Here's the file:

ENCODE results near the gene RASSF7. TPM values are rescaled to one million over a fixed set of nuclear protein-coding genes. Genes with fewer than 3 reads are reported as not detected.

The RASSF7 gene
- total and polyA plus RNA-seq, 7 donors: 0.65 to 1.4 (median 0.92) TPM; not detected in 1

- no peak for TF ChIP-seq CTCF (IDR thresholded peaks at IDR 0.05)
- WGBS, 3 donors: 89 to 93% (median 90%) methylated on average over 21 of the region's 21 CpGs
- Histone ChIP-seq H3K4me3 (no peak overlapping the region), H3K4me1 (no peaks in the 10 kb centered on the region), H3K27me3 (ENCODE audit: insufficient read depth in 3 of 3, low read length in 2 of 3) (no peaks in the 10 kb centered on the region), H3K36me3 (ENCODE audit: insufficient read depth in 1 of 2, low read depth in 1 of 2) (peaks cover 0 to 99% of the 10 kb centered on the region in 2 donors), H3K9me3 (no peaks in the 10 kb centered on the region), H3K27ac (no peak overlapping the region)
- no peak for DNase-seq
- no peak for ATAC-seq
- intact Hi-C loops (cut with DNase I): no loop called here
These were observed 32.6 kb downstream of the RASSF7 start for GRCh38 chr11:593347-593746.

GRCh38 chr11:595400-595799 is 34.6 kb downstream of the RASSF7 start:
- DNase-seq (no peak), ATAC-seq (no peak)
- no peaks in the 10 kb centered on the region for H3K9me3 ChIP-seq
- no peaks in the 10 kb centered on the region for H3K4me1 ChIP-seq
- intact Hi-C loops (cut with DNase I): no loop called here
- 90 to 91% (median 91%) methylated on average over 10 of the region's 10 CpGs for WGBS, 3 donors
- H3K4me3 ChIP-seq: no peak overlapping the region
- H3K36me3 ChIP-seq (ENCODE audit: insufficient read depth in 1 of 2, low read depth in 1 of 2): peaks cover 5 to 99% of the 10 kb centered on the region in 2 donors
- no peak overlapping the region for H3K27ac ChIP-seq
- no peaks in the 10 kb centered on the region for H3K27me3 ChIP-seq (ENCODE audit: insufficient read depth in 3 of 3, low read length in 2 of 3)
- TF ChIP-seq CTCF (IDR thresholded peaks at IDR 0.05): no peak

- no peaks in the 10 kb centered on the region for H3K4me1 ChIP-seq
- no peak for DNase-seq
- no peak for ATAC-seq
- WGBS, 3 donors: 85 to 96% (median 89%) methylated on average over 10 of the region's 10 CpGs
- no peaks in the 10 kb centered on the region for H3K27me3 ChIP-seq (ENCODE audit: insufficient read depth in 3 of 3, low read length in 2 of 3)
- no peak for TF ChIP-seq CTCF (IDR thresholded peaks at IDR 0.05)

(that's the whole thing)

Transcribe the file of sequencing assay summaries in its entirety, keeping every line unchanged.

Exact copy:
ENCODE results near the gene RASSF7. TPM values are rescaled to one million over a fixed set of nuclear protein-coding genes. Genes with fewer than 3 reads are reported as not detected.

The RASSF7 gene
- total and polyA plus RNA-seq, 7 donors: 0.65 to 1.4 (median 0.92) TPM; not detected in 1

- no peak for TF ChIP-seq CTCF (IDR thresholded peaks at IDR 0.05)
- WGBS, 3 donors: 89 to 93% (median 90%) methylated on average over 21 of the region's 21 CpGs
- Histone ChIP-seq H3K4me3 (no peak overlapping the region), H3K4me1 (no peaks in the 10 kb centered on the region), H3K27me3 (ENCODE audit: insufficient read depth in 3 of 3, low read length in 2 of 3) (no peaks in the 10 kb centered on the region), H3K36me3 (ENCODE audit: insufficient read depth in 1 of 2, low read depth in 1 of 2) (peaks cover 0 to 99% of the 10 kb centered on the region in 2 donors), H3K9me3 (no peaks in the 10 kb centered on the region), H3K27ac (no peak overlapping the region)
- no peak for DNase-seq
- no peak for ATAC-seq
- intact Hi-C loops (cut with DNase I): no loop called here
These were observed 32.6 kb downstream of the RASSF7 start for GRCh38 chr11:593347-593746.

GRCh38 chr11:595400-595799 is 34.6 kb downstream of the RASSF7 start:
- DNase-seq (no peak), ATAC-seq (no peak)
- no peaks in the 10 kb centered on the region for H3K9me3 ChIP-seq
- no peaks in the 10 kb centered on the region for H3K4me1 ChIP-seq
- intact Hi-C loops (cut with DNase I): no loop called here
- 90 to 91% (median 91%) methylated on average over 10 of the region's 10 CpGs for WGBS, 3 donors
- H3K4me3 ChIP-seq: no peak overlapping the region
- H3K36me3 ChIP-seq (ENCODE audit: insufficient read depth in 1 of 2, low read depth in 1 of 2): peaks cover 5 to 99% of the 10 kb centered on the region in 2 donors
- no peak overlapping the region for H3K27ac ChIP-seq
- no peaks in the 10 kb centered on the region for H3K27me3 ChIP-seq (ENCODE audit: insufficient read depth in 3 of 3, low read length in 2 of 3)
- TF ChIP-seq CTCF (IDR thresholded peaks at IDR 0.05): no peak

- no peaks in the 10 kb centered on the region for H3K4me1 ChIP-seq
- no peak for DNase-seq
- no peak for ATAC-seq
- WGBS, 3 donors: 85 to 96% (median 89%) methylated on average over 10 of the region's 10 CpGs
- no peaks in the 10 kb centered on the region for H3K27me3 ChIP-seq (ENCODE audit: insufficient read depth in 3 of 3, low read length in 2 of 3)
- no peak for TF ChIP-seq CTCF (IDR thresholded peaks at IDR 0.05)